Might compensation games be distorting the entire US economy? I wrote last week about my belief that using money to motivate people was a bad idea. As a leader of a company, you need to figure out a fair compensation scheme, but you shouldn’t try to also use it as a source of getting people to do the right things.
If the potential waste and misdirection of effort resulting from poorly constructed compensation games were limited to just a few companies, or just small companies of knowledge workers, this problem might not deserve a lot of visibility. But in an article in the July 21st edition of The Economist discussing unusually high levels of corporate profits, one of three possible explanations offered is the aggregate effect of motivating people with money. If this explanation is accurate, mixing compensation with motivation is bad news on a national level.
Stock options are a common way for larger corporations and tech startups to reward employees. An option is the ability to purchase stock of the company at some point in the future for a fixed price (the strike price). If the company’s stock price exceeds the option strike price before the option expires, then the employee can exercise the option (buy the stock at the lower, fixed price from the company) and immediately sell the stock at the higher market price, thereby capturing the difference in price as a capital gain. For example, if your company grants you an option to buy 10,000 shares at $1/share, and in three years the market price of the stock is $7/share, you wind up with a gain of $60,000 (and a hefty tax bill).
When managers are motivated with share options, they benefit personally from higher share prices. Higher share prices are in turn partially driven by positive changes to earnings per share (the profit a company makes divided by all the shares outstanding). The intent of using options to reward managers is to motivate them to increase the profits of the company through growth, new products and services, lowered costs, etc.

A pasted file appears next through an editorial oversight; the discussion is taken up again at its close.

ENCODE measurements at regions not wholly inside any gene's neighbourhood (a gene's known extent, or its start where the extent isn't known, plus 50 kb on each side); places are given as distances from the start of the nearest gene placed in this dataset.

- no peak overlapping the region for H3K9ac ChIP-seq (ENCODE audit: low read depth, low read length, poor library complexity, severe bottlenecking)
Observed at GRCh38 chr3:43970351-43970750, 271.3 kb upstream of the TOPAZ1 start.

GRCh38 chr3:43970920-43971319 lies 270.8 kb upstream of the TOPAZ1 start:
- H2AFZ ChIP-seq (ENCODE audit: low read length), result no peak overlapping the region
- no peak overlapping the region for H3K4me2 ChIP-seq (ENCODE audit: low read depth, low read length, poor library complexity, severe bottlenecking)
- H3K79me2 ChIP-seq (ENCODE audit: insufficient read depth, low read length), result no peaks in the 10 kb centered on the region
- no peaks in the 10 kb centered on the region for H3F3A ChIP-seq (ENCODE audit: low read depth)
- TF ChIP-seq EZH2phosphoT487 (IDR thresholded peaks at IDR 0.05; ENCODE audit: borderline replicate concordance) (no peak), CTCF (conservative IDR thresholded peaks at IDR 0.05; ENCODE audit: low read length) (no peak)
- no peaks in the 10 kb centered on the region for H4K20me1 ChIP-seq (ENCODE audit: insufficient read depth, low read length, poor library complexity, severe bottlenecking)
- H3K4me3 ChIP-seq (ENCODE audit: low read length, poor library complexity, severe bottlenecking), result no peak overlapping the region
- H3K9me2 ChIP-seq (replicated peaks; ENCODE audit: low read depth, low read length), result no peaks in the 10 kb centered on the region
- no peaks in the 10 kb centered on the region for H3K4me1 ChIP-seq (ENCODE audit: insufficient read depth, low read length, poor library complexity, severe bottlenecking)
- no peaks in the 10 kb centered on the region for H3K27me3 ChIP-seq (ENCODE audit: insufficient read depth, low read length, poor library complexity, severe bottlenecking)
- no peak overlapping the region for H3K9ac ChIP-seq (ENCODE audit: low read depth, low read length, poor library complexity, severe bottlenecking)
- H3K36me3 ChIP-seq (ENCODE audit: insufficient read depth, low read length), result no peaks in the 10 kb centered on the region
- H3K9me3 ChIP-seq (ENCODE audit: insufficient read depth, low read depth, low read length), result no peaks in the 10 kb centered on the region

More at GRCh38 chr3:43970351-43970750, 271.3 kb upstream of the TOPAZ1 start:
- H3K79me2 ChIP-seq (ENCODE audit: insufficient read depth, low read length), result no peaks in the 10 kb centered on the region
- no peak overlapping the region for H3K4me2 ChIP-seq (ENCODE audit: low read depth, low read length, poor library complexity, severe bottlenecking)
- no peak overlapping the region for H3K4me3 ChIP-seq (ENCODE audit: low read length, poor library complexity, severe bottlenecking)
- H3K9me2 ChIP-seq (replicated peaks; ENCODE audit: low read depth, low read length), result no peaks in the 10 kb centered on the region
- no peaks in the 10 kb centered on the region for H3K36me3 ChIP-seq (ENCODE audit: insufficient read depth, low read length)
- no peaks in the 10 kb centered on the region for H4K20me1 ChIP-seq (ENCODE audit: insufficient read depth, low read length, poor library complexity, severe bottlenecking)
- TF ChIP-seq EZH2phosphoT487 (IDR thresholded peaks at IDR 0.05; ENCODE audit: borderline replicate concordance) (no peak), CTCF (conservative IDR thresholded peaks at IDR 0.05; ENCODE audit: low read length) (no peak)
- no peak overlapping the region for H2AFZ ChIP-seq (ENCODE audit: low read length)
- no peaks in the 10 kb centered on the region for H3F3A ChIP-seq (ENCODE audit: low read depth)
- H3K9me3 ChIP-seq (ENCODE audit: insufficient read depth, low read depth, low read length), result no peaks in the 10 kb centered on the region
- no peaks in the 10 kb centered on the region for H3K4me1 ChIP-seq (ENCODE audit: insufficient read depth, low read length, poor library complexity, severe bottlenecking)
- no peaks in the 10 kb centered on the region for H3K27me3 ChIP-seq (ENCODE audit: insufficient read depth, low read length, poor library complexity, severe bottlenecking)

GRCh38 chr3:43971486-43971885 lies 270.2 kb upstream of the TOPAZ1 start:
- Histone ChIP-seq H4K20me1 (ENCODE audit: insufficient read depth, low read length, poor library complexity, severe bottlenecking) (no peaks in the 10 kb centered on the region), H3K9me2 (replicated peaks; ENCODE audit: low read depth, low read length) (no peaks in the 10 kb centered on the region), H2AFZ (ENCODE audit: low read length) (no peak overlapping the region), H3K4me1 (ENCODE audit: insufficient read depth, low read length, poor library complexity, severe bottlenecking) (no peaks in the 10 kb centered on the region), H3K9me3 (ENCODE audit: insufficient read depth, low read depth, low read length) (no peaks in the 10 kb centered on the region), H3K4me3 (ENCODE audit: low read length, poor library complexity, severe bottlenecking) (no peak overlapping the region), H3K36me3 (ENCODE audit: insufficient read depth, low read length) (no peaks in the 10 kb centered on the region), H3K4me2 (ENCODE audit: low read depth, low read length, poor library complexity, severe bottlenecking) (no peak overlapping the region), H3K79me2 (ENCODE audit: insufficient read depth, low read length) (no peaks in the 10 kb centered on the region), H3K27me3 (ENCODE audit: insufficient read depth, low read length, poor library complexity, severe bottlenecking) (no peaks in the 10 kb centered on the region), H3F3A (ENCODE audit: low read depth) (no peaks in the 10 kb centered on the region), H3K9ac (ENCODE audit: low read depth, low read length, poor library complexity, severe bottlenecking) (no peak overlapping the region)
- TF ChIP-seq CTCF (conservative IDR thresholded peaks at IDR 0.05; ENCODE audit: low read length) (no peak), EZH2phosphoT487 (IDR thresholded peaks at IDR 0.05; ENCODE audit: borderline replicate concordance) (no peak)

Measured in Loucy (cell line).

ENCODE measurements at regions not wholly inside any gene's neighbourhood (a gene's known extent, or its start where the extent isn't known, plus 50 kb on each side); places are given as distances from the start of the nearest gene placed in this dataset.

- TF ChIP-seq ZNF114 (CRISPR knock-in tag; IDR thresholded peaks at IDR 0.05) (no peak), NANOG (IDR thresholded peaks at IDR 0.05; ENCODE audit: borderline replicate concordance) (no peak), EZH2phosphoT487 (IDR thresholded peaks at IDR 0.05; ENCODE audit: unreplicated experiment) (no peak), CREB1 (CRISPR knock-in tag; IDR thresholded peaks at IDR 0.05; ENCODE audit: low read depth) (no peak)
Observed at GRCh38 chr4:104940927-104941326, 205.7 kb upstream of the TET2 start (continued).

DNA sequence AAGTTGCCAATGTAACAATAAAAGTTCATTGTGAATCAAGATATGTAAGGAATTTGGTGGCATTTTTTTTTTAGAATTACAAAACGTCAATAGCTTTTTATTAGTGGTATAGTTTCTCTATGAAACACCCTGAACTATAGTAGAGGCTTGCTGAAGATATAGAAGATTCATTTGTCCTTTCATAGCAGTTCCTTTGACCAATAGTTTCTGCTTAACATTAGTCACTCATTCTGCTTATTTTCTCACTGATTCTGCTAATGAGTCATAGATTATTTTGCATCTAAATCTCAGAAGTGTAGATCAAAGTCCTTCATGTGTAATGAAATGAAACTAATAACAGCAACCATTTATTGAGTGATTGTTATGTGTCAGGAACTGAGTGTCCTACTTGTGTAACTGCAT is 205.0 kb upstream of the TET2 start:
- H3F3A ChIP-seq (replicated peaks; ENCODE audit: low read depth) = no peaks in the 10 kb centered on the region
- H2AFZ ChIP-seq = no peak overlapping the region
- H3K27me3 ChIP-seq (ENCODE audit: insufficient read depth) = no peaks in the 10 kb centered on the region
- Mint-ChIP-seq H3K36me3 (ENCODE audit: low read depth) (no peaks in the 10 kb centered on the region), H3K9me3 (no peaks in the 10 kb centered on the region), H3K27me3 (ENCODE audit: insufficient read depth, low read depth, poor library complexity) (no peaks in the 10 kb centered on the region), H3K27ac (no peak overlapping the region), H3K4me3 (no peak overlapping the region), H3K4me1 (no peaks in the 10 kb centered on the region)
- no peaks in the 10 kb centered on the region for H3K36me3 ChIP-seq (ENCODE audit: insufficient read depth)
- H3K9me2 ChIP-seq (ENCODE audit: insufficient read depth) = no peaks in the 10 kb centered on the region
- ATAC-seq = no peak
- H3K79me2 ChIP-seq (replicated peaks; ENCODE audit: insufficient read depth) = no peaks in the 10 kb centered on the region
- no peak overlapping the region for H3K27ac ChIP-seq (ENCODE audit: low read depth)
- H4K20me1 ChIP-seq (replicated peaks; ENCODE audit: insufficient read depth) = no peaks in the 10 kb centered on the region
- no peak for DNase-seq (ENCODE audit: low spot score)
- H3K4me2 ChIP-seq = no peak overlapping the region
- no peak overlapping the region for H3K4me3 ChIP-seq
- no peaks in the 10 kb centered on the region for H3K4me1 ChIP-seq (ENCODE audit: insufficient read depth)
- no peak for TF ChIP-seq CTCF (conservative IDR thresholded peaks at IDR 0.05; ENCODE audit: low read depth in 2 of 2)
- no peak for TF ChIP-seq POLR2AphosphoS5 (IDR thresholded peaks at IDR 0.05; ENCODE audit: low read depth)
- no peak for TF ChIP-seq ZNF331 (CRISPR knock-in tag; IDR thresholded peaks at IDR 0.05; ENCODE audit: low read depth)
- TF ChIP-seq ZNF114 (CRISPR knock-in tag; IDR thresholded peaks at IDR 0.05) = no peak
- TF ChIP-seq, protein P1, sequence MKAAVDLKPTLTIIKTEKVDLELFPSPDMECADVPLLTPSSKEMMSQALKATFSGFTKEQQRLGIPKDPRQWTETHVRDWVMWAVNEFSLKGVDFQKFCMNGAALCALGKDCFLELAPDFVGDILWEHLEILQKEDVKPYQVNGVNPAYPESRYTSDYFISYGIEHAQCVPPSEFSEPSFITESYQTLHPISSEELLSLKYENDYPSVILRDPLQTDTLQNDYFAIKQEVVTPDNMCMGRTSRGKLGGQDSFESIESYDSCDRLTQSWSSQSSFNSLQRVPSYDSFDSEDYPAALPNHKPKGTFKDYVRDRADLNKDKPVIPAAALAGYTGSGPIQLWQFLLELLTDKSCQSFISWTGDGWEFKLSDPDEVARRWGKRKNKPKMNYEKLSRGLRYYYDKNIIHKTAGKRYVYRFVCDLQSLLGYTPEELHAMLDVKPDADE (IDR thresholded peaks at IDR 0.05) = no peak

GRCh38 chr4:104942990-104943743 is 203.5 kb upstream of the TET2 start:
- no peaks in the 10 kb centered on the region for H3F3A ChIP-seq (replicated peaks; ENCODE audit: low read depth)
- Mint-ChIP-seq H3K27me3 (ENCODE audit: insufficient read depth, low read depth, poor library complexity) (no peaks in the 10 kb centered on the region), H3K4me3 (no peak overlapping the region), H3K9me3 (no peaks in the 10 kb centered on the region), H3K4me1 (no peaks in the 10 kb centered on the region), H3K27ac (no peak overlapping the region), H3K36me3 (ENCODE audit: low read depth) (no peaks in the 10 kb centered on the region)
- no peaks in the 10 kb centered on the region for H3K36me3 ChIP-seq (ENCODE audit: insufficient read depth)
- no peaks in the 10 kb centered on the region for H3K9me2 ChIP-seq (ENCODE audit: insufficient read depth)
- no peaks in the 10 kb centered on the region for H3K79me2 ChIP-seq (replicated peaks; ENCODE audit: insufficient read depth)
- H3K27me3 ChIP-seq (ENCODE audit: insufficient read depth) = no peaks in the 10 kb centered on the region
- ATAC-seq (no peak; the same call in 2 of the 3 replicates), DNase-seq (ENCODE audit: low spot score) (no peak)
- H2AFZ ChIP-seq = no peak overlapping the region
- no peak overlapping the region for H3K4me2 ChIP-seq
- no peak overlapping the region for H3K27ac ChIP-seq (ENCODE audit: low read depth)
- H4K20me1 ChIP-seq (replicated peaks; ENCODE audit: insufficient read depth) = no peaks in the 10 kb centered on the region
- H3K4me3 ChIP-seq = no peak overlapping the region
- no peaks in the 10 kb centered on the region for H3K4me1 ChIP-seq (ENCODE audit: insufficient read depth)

But there’s another way to increase earnings per share. A share buy back is when a company uses its profits to buy its own shares and in effect “retire” them. When a company uses cash to buy back its own shares, it immediately increases earnings per share since there are fewer shares outstanding. Because higher earnings per share is a positive sign for the company, the stock price often rises on this news. That in turn makes the options owned by the company’s managers more valuable.
So managers have two ways to increase the value of their options: a share buy back program, or the creation of new products and services, growth through acquisition, better sales, improved marketing, or lowered costs. One can have an almost immediate effect, the other is risky and may take years to improve earnings. If a manager is holding short-term options, the temptation to do a share buy back, or simply hold the cash, may outweigh doing the better thing for the long-term.
All together now
If the options used to motivate individual managers are causing them to play short-term games at the expense of the long-term health of the company, you’d expect to see high levels of profits even though the economy is not growing very strongly. You might also expect to see lower job growth. That’s exactly where we currently stand. Of course no single company can sway the whole economy, but the aggregate effect of many companies, managers and shareholders sitting on cash or buying their own shares instead of investing company profits may contribute to the economic doldrums of anemic growth and job creation we’re currently experiencing.
- A framework to define and describe organizational culture - January 21, 2020
- Atomic Ownership, Part 6: Lessons Learned - November 26, 2019
- Atomic Ownership, Part 5: Distributions - May 1, 2019
- Atomic Ownership, Part 4: Financing employee ownership - April 4, 2019
- Atomic Ownership, Part 3: Valuation - January 2, 2019